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Genetics of Disease
ad·dic·tion (ə-dĭk'shən) n.
Compulsive physiological and psychological need for a habit-forming substance: a drug used in the treatment of heroin addiction.
An instance of this: a person with multiple chemical addictions.
The condition of being habitually or compulsively occupied with or or involved in something.
An instance of this: had an addiction for fast cars.
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Addiction is a dependence on a behavior or sub-stance that a person is powerless to stop. The term has been partially replaced by the word dependence for substance abuse. Addiction has been extended, however, to include mood-altering behaviors or activities. Some researchers speak of two types of addictions: substance addictions (for example, alcoholism, drug abuse, and smoking); and process addictions (for example, gambling, spending, shopping, eating, and sexual activity). There is a growing recognition that many addicts, such as polydrug abusers, are addicted to more than one sub-stance or process.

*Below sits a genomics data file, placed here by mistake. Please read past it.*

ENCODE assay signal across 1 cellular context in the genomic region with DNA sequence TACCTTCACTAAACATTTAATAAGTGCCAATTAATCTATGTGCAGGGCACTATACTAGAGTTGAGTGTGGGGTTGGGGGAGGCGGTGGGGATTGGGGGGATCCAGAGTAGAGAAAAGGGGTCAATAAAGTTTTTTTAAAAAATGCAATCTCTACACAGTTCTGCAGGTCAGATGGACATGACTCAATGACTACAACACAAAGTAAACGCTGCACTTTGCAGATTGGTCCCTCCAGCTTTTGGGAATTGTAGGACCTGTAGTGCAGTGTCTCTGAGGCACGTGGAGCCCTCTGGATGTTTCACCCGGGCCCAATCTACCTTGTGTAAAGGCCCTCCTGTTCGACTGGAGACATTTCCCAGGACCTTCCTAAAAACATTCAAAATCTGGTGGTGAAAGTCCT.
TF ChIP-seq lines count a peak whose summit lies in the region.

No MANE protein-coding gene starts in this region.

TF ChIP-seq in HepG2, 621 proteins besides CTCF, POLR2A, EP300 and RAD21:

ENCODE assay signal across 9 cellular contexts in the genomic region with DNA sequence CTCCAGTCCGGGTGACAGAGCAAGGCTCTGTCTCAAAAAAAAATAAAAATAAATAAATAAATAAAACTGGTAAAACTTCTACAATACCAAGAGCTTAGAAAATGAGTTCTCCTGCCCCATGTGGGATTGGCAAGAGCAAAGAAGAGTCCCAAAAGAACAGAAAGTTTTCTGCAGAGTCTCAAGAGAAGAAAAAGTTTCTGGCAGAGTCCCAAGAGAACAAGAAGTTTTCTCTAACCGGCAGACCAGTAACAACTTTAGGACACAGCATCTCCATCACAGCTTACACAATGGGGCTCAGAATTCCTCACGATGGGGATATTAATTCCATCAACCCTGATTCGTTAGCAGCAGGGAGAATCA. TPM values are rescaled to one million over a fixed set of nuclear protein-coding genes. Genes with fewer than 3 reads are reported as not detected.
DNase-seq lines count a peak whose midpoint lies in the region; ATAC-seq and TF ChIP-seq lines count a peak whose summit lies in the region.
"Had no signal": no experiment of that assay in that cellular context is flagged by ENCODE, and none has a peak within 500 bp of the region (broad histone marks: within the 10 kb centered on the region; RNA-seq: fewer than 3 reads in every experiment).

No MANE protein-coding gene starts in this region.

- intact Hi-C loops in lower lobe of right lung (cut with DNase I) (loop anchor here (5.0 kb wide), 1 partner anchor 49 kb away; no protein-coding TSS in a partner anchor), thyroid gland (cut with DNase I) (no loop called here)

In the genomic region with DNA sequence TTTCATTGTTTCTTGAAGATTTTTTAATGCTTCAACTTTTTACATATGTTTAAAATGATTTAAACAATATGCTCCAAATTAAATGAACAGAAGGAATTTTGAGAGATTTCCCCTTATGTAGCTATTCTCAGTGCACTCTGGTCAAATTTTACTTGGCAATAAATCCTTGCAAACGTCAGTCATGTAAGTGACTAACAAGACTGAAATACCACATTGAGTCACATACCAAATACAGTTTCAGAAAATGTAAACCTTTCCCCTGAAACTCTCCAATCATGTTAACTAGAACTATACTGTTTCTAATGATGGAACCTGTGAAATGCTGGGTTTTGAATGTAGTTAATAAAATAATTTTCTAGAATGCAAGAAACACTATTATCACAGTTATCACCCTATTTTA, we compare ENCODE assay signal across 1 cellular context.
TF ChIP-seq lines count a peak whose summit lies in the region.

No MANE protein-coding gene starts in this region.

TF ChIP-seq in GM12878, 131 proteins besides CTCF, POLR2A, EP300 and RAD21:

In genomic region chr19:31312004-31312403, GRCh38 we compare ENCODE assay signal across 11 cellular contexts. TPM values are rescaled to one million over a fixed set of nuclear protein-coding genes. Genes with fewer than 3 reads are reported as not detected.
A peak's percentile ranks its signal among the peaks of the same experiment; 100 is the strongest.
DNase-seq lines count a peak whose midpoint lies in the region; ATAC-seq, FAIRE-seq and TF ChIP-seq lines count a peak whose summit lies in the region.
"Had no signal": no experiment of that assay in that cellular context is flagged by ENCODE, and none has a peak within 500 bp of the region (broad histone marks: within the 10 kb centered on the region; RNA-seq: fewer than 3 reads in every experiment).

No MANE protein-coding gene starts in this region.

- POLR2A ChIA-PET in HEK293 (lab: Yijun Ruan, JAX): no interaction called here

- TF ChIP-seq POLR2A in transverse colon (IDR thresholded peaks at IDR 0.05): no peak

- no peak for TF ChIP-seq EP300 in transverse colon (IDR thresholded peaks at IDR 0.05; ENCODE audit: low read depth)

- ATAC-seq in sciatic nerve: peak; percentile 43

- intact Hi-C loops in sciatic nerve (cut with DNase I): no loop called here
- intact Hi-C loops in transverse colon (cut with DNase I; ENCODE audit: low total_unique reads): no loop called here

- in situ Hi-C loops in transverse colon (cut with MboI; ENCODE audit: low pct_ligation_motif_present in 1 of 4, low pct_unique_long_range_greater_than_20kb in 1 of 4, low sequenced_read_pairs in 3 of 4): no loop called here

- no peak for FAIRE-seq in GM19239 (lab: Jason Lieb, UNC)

Addiction is one of the most costly public health problems in the United States. It is a progressive syndrome, which means that it increases in severity over time unless it is treated. Substance abuse is characterized by frequent relapse, or return to the abused substance. Substance abusers often make repeated attempts to quit before they are successful.
In 1995 the economic cost of substance abuse in the United States exceeded $414 billion, with health care costs attributed to substance abuse estimated at more than $114 billion.
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